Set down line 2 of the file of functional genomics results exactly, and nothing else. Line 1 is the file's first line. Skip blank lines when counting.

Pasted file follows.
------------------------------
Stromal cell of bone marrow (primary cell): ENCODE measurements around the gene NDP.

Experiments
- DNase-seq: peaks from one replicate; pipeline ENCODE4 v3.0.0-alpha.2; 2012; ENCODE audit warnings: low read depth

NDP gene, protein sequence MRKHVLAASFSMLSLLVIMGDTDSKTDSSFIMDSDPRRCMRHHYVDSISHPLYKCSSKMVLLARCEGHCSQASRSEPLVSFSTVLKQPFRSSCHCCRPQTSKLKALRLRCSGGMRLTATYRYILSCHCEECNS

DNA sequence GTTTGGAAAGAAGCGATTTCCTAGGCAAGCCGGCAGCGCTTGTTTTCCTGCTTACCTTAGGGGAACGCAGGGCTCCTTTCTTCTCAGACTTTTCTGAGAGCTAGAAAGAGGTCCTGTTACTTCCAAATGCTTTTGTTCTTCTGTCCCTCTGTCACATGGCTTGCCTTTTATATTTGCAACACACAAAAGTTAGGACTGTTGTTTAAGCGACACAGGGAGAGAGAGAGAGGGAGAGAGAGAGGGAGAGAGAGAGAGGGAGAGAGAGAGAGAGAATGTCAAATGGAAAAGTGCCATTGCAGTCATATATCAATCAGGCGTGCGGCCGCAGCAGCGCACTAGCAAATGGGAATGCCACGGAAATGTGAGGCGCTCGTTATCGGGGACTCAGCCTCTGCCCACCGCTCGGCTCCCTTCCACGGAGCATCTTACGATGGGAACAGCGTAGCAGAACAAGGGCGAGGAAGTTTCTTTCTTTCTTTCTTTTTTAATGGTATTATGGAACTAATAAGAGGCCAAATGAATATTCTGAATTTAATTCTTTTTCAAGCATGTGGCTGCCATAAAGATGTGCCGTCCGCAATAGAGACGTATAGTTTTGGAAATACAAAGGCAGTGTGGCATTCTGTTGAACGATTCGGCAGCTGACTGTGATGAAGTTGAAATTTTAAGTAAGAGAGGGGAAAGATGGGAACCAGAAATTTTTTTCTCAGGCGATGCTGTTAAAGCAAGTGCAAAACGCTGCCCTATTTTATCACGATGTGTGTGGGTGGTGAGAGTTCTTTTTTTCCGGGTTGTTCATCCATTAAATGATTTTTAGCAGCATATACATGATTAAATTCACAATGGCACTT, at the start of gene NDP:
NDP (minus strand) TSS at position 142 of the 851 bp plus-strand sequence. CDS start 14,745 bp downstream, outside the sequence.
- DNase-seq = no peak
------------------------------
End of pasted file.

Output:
Experiments